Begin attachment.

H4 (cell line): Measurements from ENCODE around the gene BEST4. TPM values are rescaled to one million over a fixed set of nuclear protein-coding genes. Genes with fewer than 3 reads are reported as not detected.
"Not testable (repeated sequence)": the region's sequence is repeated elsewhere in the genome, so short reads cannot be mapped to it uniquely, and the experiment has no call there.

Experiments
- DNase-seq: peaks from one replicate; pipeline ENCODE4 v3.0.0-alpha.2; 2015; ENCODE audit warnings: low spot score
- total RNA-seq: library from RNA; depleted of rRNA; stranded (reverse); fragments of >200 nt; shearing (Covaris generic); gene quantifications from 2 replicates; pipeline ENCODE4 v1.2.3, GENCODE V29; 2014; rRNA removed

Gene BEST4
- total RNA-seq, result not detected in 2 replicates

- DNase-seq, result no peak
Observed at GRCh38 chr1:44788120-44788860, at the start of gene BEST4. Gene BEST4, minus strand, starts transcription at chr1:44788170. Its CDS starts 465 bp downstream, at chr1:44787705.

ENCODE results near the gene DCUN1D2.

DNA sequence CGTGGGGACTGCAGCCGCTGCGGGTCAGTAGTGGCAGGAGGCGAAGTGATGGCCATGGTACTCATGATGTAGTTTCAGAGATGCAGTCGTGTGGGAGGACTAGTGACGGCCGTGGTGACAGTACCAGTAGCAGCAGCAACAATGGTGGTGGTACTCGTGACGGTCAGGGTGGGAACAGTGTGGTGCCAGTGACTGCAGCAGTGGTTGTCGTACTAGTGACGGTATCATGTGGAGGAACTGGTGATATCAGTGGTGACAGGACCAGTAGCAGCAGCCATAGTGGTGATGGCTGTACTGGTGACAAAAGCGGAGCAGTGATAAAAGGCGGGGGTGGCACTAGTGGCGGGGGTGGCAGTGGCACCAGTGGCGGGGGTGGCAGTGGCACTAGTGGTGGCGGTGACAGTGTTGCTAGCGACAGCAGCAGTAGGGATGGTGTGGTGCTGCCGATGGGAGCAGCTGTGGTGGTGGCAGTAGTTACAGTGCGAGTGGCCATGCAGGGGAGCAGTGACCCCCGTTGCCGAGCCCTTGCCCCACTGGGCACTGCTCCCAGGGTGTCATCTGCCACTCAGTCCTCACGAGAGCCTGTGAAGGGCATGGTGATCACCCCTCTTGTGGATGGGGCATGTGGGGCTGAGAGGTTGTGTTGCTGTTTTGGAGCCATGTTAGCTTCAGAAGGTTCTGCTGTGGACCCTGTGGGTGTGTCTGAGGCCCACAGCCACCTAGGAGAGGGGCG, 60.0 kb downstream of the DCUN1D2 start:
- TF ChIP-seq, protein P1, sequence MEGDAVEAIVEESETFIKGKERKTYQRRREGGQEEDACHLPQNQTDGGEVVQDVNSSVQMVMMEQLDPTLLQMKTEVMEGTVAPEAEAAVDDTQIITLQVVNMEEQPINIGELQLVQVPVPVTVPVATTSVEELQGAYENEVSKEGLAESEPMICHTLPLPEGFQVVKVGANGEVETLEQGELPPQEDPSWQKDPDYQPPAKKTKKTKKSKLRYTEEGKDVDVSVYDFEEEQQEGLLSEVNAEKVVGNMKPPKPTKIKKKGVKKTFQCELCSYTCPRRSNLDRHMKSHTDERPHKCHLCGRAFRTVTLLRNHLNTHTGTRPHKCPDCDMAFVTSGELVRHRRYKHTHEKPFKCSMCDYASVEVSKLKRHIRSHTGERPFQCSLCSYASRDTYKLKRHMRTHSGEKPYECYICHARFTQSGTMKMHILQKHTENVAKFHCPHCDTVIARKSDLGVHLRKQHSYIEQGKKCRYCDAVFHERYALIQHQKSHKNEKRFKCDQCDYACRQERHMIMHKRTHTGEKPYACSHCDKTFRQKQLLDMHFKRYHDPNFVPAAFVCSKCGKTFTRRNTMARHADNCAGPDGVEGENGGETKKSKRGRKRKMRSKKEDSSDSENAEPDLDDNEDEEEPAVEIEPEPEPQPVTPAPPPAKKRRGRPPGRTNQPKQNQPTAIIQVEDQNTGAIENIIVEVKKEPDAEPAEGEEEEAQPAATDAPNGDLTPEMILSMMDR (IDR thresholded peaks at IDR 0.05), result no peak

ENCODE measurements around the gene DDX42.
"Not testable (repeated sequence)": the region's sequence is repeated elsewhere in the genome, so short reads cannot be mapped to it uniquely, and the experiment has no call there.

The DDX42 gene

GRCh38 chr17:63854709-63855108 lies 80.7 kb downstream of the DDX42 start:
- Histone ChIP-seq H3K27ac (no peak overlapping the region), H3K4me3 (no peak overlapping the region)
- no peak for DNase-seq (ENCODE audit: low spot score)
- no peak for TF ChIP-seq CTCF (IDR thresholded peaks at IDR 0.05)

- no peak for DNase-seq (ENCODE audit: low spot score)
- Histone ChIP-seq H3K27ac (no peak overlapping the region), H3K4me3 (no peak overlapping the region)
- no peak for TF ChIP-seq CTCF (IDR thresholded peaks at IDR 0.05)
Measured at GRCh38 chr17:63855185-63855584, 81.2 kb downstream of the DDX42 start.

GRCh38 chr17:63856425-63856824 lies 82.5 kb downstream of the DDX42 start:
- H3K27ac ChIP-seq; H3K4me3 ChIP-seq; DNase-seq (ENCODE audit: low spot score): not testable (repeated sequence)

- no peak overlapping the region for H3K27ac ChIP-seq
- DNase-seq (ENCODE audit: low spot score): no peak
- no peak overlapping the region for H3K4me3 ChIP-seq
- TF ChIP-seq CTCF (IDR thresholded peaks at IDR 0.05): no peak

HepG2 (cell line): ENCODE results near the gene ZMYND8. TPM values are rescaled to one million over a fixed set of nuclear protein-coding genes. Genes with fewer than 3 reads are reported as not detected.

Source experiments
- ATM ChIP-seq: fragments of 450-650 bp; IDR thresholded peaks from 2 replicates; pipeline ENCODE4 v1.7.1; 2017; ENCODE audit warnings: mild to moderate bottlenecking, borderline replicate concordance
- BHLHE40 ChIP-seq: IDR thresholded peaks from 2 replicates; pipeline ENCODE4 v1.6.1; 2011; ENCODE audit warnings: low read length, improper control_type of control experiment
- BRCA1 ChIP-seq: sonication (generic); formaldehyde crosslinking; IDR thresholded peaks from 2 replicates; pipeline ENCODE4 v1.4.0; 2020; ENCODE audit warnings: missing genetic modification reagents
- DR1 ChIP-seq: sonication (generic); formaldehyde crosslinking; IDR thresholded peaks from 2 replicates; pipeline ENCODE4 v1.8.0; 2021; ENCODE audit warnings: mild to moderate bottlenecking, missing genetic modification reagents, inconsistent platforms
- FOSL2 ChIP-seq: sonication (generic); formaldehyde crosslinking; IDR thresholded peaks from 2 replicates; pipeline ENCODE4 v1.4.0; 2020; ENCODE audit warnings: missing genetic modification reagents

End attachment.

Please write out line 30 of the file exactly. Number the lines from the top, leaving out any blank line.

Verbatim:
HepG2 (cell line): ENCODE results near the gene ZMYND8. TPM values are rescaled to one million over a fixed set of nuclear protein-coding genes. Genes with fewer than 3 reads are reported as not detected.